calorie". Let's talk about some certain ingredients.
Trans-fats have been highlighted by the media as a dangerous ingredient that
is a factor of the rising obesity rates. I agree with the media on this issue,
and I suggest switching from regular peanut butter to natural peanut butter.
Not only do you avoid some of the sugar in regular peanut butter, but more
importantly you avoid the partially hydrogenated oils, which are never good
High Fructose Corn Syrup is on top of my ingredients to avoid list. HFCS is
prevalent in many junk foods such as soda, certain sugary candies, and even
ketchup. HFCS is particularly bad because it is a type of sugar which is
predisposed into storing itself as fat, instead of being used for energy. HFCS
actually shows up in a ton of products nowadays, but is okay to have in small
amounts. A good rule of thumb would be to avoid a food/drink product that has
HFCS in its first five ingredients.
The Best Foods
We can simply define the best foods as ones that have a favorable
macronutrient and ingredient profile, which suit our athletic needs. This
means we will be substituting and/or eliminating several foods, for better
A General Meal Should Consist Of The Following:
A decent amount of protein. Protein should be present somewhat at all meals.
We want to keep our positive protein synthesis throughout the day, and reach
our goal of 1 gram of protein per pound of bodyweight.
A combination of protein + fat, or a combination of protein + carbs. This is
known as nutrient timing. To read more about the subject, check out John
Water, green tea, or milk/protein shake should be the beverage. Anything else
has too much sugar, not enough protein, or sometimes a combination of both.
The combination of macronutrients should coincide with the time of day.
Protein+carbohydrates should be eaten earlier in the day, where you are more
likely to burn the carbohydrates off as energy, and slow digestion of protein
towards the night time with protein+fat meals to prevent catabolism of
Supplements should do what they are supposed to do: supplement a meal.
Supplements can rarely constitute themselves as meals, with the exception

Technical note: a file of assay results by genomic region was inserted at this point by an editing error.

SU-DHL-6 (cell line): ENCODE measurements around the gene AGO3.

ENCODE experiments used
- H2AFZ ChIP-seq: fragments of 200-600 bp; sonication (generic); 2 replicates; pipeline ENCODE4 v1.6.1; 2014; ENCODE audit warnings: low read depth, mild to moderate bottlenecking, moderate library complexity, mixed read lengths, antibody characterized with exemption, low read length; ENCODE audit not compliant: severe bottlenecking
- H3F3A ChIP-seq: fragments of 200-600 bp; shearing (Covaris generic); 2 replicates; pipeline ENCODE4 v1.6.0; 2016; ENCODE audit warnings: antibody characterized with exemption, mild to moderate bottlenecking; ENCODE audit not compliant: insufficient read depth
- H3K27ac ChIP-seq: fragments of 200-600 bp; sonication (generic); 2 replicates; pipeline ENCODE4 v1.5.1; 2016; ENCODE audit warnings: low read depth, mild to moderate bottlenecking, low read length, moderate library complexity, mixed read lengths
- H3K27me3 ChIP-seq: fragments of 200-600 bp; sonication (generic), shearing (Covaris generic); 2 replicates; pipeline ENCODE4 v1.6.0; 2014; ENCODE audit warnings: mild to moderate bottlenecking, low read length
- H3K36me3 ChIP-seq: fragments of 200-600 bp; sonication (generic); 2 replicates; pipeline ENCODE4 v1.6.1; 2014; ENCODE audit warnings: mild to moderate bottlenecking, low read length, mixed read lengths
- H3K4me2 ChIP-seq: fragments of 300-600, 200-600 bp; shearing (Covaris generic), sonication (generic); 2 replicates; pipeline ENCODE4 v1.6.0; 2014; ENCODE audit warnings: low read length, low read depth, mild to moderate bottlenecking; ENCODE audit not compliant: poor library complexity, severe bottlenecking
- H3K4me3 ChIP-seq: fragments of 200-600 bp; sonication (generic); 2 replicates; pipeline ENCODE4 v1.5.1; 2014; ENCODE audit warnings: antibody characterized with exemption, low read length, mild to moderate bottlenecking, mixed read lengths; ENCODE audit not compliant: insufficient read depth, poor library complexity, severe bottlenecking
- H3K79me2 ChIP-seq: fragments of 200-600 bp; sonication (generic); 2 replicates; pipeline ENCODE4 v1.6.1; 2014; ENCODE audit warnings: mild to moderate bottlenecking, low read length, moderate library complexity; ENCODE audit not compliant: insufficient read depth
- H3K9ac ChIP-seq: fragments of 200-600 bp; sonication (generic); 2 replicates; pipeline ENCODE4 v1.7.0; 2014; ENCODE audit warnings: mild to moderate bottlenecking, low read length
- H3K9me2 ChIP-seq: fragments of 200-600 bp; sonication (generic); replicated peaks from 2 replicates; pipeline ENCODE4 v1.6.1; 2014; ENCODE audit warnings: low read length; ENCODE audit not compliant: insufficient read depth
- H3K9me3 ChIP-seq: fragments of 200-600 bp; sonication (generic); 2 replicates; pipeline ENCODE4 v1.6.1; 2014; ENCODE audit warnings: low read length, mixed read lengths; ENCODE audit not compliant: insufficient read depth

being post workout nutrition, and Meal Replacement Powders such as Muscle Milk
by CytoSport. A good example would be oatmeal. By itself, it has a great
amount of fiber, but does not have a favorable amount of fat or protein. You
can sprinkle protein powder onto the protein to turn it into a protein + fat
Most have accepted that it is better to eat 5-6 "small" meals a day rather
than 3 large meals, because of the ability to speed up the metabolism, and of
course, you feel full all day! Therefore, it is imperative to plan meals
accordingly. Unfortunately, most people have different schedules, so if this
basic tablet does not coincide with your schedule, I suggest adapting it to
We need two things for our first meal upon waking up: carbohydrates for
energy, and protein to combat the fasting-state in the body during sleep. Now
that we know this should be a protein + carbohydrate meal, we have some
options. I recommend oatmeal for its fiber content, and its ability to induce
satiety for long periods of time.
For the protein aspect, you can either have a protein shake, or sprinkle some
protein powder on your oatmeal, to help with the taste. Also, make sure to eat
some fruits like apples or strawberries to add fiber, and antioxidants.
This can either be a P+C meal, or a P+F. I suggest having eggs, for their
great fat content, and for the protein. You can make it into an omelet, and
load it up with cheeses (good fats and proteins) and vegetables like spinach
for the fiber and antioxidants. Beef or other meats can work well here if you
add some fish oils, or Essential Fatty Acids to the meal.
This will definitely be a P+C meal, as we are working towards eating all our
carbohydrate meals early in the day. We also need this because for most, this
will be our pre-workout meal. Obviously if you work out at a different time,
this does not apply to you; so again, adapt the guidelines to your schedule.
The protein and carbs will allow for energy and fuel the muscles for the
workout. This can consist of meat and veggies/fruits, or possibly a
combination of the aforementioned food items, and a pre-workout shake such as
Vendetta by Xtreme Formulations.